While it may not be initially apparent, the controls in The Witcher 3 do equip you to move gracefully through packs of enemies. Depending on when you choose to dodge, you may make a backwards step away from an incoming thrust, or you may casually sidestep around the enemy, allowing for a brutal counter. Coming out of a roll and correctly timing a fast attack will unleash a deadly thrust directly into the stomach of an opponent. These movements aren’t highlighted with any sort of combo indicator or audio cue, but they allow you to move fluidly through a group, wreaking havoc.

Players who invest the time in understanding these movements and capabilities will find a combat system that successfully marries the speed and deadliness of the Arkham series with the ever-present risk of the Souls games, and transcends both to create an exceptionally satisfying spectacle of swordplay.



Potions and Oils and Bombs, oh my

The alchemy and crafting system in The Witcher games can seem, at first glance, to be overwrought. There are many different oils, potions, decoctions and bombs that you’ll be able to craft as you go through the game.

It is likely you may never need to use these if you’re playing on the easiest difficulty level. The best part about the higher difficulties is that they force you not only to use, but to become adept at these dark arts. The rewards are many, and alchemy is such a large part of the lore than any difficulty that allows you to ignore them completely feels like a design failure.

Walking into a battle prepared is a key part of a Witcher’s profession, and this is proven again and again in the lore and world-building. Knowing what you’re up against and preparing the appropriate potions and oils is all a part of the job.

Outside of the role-playing and lore implications of this, it is very satisfying as a player to know that you researched your enemy, prepared for the fight and then you kicked ass because you were well prepared.

Watching the explosions chain together and immolate an entire pack of monsters is deeply rewarding.

Witcher potions also come with toxicity, which is a well-designed limiter for potion consumption. Drinking potions (short term buffs and health recovery) and decoctions (more powerful, longer lasting buffs) will increase the toxicity meter. If this meter becomes full, you’ll begin to lose health over time until toxicity is back within a healthy threshold.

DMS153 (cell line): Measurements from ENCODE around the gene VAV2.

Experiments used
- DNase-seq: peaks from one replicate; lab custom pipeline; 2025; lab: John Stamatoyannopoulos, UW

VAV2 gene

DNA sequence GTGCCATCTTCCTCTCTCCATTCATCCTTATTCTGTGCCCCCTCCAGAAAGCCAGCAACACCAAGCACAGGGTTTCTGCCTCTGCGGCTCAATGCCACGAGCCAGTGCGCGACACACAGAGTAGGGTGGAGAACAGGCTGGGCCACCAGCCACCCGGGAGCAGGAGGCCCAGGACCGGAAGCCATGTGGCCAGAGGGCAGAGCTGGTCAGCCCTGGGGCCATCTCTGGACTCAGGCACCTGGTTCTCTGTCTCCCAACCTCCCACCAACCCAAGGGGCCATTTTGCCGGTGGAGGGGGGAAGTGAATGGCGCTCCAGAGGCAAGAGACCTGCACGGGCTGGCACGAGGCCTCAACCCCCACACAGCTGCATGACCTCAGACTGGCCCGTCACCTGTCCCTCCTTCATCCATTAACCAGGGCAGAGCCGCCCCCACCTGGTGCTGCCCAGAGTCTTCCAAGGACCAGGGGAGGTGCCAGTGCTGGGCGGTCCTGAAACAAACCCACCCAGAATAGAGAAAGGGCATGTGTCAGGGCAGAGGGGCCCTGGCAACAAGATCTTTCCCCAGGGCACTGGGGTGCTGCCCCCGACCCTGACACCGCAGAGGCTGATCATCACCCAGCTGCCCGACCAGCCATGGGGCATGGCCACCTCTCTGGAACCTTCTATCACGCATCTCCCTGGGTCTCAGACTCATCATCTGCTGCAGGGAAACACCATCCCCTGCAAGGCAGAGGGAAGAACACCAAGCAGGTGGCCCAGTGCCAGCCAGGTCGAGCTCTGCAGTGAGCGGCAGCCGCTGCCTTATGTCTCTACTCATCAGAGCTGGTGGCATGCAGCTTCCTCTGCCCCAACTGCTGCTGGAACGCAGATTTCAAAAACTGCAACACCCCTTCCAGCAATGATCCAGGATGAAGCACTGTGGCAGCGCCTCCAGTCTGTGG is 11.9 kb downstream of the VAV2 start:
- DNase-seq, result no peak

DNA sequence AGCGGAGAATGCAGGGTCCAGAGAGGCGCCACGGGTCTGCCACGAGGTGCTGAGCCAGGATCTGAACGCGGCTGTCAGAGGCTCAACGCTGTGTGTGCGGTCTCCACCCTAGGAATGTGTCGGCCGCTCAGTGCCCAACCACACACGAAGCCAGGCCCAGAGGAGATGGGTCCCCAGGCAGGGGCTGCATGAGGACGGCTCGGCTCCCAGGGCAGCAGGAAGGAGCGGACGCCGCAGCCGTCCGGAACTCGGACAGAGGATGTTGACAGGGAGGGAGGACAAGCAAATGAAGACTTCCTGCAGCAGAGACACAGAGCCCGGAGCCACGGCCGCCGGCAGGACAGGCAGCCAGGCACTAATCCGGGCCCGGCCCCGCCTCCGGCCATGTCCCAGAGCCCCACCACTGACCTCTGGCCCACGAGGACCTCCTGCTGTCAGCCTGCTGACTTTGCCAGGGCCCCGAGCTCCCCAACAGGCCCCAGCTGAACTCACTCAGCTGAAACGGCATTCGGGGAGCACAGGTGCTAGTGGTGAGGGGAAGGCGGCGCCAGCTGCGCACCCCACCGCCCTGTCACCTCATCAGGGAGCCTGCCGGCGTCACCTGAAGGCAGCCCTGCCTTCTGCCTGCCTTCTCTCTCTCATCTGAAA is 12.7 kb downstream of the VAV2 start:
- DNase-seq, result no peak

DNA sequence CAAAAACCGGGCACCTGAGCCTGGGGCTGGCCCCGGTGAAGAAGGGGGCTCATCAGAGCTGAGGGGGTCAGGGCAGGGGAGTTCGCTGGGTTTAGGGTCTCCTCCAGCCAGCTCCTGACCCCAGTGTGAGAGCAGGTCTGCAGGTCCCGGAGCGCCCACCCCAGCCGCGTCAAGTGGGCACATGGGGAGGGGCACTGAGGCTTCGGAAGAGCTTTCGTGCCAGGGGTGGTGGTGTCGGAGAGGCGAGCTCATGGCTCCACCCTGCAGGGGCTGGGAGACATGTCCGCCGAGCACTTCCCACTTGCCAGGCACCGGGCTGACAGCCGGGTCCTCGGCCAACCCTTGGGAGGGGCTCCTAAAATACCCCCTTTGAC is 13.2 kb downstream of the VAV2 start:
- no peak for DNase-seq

This means that unlike many games, when you are low on health in The Witcher 3, you can’t just guzzle healing potions, nor can you make yourself godlike by juicing up on attack power increases. Even in Bloodborne you’re never more than a few blood vials away from full health. When you are wounded in The Witcher 3, you must be tactical and choose your strikes.

On a more mechanical level, the spectacle of tossing a couple Dragon’s Dream bombs to create a cloud of flammable gas, igniting it with a well placed Igni sign, and then watching the explosion chain together and immolate an entire pack of monsters is deeply rewarding.

Playing on a higher difficulty will mean that learning and using these systems effectively will be encouraged and after learning to use them, you’ll feel much more powerful. It rounds out the game and makes sense in the world. Missing this aspect of the game is a shame.

On being a Witcher

The world of the Witcher is cruel. The combat of The Witcher 3 reflects that, especially when played on the hardest difficulty. Health is restored only through potions or food and, while no video game health recovery is truly realistic, this system requires players to be more thoughtful about their in-game vitality.

Players may struggle early on with recovering hit points, but after the first few witcher contracts, food and coin will be ubiquitous. Looting downed bandits and wolves will give more than enough equipment to sell and meat to recover health.

The first time you just barely sidestep an otherwise lethal sword strike and counter with a decapitation, then perfectly time an Aard sign to blast an incoming arrow into another nearby bandit (yes, this is a thing you can do in The Witcher 3), you’ll agree that cranking up the difficulty and investing the time to learn the nuances of the combat system is well worth it.

And should you make an error and get run through with a pitchfork from some dullard peasant, you might think that’s a very un-Witcher-like way to die, but I assure you that you couldn’t be further from the truth.

Games4Life Video: The Witcher 3 – monster contract guide